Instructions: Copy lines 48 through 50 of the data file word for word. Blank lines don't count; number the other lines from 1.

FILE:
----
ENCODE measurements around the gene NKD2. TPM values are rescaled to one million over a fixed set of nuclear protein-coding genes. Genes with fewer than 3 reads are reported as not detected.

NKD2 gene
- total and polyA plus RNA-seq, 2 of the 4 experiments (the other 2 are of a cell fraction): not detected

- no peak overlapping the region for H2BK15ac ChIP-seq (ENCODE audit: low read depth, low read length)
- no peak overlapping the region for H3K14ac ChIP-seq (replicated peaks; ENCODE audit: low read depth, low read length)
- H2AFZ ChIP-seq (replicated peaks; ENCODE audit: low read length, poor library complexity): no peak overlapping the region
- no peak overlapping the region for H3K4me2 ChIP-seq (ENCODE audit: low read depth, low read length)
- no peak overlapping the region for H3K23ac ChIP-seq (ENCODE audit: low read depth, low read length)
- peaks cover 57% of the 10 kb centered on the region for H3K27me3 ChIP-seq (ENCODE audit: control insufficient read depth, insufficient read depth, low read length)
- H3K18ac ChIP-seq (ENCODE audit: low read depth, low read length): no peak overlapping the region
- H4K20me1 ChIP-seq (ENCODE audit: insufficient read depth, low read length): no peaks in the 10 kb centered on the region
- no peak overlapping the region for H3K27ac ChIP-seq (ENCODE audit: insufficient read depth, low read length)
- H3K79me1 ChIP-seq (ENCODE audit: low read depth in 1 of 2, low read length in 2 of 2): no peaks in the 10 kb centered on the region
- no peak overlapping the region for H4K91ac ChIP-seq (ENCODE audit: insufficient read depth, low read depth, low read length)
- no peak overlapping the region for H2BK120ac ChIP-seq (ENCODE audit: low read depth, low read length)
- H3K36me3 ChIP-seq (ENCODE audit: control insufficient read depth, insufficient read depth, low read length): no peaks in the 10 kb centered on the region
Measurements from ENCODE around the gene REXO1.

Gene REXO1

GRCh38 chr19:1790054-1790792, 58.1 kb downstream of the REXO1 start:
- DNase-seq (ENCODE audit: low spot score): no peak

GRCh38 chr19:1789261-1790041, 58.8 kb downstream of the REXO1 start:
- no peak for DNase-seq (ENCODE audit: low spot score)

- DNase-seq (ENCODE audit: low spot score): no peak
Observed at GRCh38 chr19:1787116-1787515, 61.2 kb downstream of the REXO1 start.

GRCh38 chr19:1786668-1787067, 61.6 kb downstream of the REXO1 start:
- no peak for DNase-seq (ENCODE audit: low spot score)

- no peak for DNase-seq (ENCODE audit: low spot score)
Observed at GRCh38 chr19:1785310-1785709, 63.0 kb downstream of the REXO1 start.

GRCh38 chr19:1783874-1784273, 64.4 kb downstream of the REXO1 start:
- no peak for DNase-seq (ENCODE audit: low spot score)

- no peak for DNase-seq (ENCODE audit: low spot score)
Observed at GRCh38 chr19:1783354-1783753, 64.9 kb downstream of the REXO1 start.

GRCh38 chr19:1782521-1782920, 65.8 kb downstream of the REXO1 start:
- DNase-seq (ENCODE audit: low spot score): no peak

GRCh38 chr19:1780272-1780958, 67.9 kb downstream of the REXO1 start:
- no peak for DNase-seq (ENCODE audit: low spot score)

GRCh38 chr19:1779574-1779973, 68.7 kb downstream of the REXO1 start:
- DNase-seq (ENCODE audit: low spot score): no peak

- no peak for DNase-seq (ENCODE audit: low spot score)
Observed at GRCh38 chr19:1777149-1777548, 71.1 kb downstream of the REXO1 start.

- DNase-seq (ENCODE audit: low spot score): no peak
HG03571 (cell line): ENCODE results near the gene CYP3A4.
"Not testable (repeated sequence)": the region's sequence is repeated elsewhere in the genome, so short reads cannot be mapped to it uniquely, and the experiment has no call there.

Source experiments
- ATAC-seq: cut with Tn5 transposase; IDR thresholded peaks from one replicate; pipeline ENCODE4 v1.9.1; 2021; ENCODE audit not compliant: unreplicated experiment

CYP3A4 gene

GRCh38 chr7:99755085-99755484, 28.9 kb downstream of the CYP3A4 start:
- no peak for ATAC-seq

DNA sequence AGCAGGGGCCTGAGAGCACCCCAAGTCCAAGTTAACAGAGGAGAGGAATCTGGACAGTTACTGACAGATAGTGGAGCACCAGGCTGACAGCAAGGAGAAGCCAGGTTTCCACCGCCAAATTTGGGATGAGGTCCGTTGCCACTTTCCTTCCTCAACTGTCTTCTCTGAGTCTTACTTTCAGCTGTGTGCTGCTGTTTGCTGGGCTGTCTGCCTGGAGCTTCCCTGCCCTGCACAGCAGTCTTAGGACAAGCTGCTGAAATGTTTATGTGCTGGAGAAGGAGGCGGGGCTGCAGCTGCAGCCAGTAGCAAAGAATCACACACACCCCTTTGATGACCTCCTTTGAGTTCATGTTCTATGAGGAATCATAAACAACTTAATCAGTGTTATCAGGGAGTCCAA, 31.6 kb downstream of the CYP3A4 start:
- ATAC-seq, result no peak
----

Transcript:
- no peak for ATAC-seq

DNA sequence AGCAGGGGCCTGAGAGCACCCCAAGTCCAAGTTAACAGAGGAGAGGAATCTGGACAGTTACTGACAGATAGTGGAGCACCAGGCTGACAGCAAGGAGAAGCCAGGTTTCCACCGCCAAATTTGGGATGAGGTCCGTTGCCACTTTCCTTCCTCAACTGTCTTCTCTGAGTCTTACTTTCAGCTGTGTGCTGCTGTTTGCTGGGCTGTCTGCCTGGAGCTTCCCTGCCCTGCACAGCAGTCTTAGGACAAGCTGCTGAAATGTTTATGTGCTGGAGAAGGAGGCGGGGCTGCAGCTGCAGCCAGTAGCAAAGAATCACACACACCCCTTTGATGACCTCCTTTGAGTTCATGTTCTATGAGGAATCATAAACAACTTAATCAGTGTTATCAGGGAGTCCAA, 31.6 kb downstream of the CYP3A4 start:
- ATAC-seq, result no peak